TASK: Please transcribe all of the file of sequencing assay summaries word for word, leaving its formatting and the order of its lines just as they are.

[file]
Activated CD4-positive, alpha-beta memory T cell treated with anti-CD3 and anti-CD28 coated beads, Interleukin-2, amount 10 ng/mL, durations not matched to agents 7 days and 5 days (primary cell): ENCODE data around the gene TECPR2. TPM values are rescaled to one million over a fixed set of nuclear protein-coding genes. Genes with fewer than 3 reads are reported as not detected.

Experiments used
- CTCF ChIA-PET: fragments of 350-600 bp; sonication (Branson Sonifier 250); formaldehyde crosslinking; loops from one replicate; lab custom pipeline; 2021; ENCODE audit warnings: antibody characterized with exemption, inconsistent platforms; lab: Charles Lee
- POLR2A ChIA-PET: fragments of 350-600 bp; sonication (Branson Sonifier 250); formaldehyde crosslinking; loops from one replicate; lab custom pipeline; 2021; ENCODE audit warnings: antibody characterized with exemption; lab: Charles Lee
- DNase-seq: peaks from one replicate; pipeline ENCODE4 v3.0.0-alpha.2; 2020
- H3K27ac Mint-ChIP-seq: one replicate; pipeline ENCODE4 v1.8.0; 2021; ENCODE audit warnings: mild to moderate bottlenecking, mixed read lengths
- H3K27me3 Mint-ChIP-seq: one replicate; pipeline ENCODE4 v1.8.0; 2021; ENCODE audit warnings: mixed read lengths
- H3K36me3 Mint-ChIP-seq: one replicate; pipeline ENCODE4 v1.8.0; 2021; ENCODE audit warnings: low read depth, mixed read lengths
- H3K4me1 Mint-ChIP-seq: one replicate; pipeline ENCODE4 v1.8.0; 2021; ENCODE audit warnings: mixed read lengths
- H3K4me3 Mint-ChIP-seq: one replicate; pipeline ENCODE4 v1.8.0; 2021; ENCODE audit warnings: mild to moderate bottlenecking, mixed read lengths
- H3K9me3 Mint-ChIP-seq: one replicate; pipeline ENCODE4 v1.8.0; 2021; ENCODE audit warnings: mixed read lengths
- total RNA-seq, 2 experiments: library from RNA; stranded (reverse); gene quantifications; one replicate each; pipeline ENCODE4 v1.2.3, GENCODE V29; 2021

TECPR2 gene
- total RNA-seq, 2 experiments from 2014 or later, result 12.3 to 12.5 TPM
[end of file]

Activated CD4-positive, alpha-beta memory T cell treated with anti-CD3 and anti-CD28 coated beads, Interleukin-2, amount 10 ng/mL, durations not matched to agents 7 days and 5 days (primary cell): ENCODE data around the gene TECPR2. TPM values are rescaled to one million over a fixed set of nuclear protein-coding genes. Genes with fewer than 3 reads are reported as not detected.

Experiments used
- CTCF ChIA-PET: fragments of 350-600 bp; sonication (Branson Sonifier 250); formaldehyde crosslinking; loops from one replicate; lab custom pipeline; 2021; ENCODE audit warnings: antibody characterized with exemption, inconsistent platforms; lab: Charles Lee
- POLR2A ChIA-PET: fragments of 350-600 bp; sonication (Branson Sonifier 250); formaldehyde crosslinking; loops from one replicate; lab custom pipeline; 2021; ENCODE audit warnings: antibody characterized with exemption; lab: Charles Lee
- DNase-seq: peaks from one replicate; pipeline ENCODE4 v3.0.0-alpha.2; 2020
- H3K27ac Mint-ChIP-seq: one replicate; pipeline ENCODE4 v1.8.0; 2021; ENCODE audit warnings: mild to moderate bottlenecking, mixed read lengths
- H3K27me3 Mint-ChIP-seq: one replicate; pipeline ENCODE4 v1.8.0; 2021; ENCODE audit warnings: mixed read lengths
- H3K36me3 Mint-ChIP-seq: one replicate; pipeline ENCODE4 v1.8.0; 2021; ENCODE audit warnings: low read depth, mixed read lengths
- H3K4me1 Mint-ChIP-seq: one replicate; pipeline ENCODE4 v1.8.0; 2021; ENCODE audit warnings: mixed read lengths
- H3K4me3 Mint-ChIP-seq: one replicate; pipeline ENCODE4 v1.8.0; 2021; ENCODE audit warnings: mild to moderate bottlenecking, mixed read lengths
- H3K9me3 Mint-ChIP-seq: one replicate; pipeline ENCODE4 v1.8.0; 2021; ENCODE audit warnings: mixed read lengths
- total RNA-seq, 2 experiments: library from RNA; stranded (reverse); gene quantifications; one replicate each; pipeline ENCODE4 v1.2.3, GENCODE V29; 2021

TECPR2 gene
- total RNA-seq, 2 experiments from 2014 or later, result 12.3 to 12.5 TPM